- Icy conditions could last well into the morning hours Friday.

- Highs in the 30s across most of Virginia and 40s from North Carolina into Georgia and eastern Alabama.

Highs in the 50s from Arkansas and Louisiana to western Alabama.

- Highs from the upper 50s to the upper 60s across Texas.

- Florida highs will range from near 60 to the low 80s Thursday.
Member Since: Posts: Comments:
Thanks everyone for the input..

I think it was from an image from the previous page as I closed that tab..
Signed out and signed back in..
Seems ok now..
Using Firefox here..


Hey sar..
Did you checkout the NCDC link in #559??
It's very useful in answering questions..
Hope you take the time..
I'm trying to be helpful..
Being honestly skeptical is not a bad thing..
I was for along time..
Member Since: Posts: Comments:
Quoting 979. sar2401:

I use Chrome and classic and all appears normal. As far as I can tell, WU has stopped doing updates to classic. Since it works perfectly, that's an excellent plan. Kind of like XP and all subsequent versions of Windows. :-)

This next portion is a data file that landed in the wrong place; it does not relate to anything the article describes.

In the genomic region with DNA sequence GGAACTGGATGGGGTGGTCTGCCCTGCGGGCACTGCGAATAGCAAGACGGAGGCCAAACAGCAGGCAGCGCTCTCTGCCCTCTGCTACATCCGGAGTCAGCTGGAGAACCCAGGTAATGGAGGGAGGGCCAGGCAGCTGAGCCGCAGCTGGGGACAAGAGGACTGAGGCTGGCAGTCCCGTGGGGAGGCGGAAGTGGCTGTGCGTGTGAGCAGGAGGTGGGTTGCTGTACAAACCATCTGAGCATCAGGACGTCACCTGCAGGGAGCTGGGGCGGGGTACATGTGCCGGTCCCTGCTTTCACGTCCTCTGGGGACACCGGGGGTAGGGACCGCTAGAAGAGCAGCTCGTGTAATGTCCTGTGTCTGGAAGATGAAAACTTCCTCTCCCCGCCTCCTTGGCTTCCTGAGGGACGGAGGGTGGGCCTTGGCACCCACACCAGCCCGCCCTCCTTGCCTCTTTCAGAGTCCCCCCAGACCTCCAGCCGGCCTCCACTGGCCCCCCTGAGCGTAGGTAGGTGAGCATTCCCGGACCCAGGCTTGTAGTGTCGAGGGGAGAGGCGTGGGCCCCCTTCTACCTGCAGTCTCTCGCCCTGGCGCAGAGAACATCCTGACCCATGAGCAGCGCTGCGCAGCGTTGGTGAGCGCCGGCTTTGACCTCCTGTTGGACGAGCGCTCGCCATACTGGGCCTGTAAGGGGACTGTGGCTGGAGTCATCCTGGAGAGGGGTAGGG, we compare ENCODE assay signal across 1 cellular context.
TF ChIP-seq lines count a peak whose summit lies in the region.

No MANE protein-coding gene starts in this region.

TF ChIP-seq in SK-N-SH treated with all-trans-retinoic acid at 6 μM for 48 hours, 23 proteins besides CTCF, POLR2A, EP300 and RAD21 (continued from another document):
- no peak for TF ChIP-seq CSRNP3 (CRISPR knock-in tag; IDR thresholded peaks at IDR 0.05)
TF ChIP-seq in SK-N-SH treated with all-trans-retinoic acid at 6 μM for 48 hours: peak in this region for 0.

LOL....

I use Chrome, IE, and FireFox. The log is a little glitchy at times - IMHO, that is mainly because this is a high demand website and there is lot to load. Sometimes it slows my computer down and I have to reboot to get things back to normal.
Member Since: Posts: Comments:
Quoting BaltimoreBrian:
Not for me. Were you on classic?

I use Chrome and classic and all appears normal. As far as I can tell, WU has stopped doing updates to classic. Since it works perfectly, that's an excellent plan. Kind of like XP and all subsequent versions of Windows. :-)
Member Since: Posts: Comments:
Quoting 963. Dakster:


Hey Ped. How is the weather your way. Hot here, mid 80s during the day.


We got 78.5F....
Member Since: February 29, 2012 Posts: 0 Comments: 5796
Quoting 961. TropicalAnalystwx13:

I wouldn't worry much about the PDO for the next 2-3 weeks, it typically loses a lot of its amplitude around this time. If you remember, it got very muddled around this time last year as well.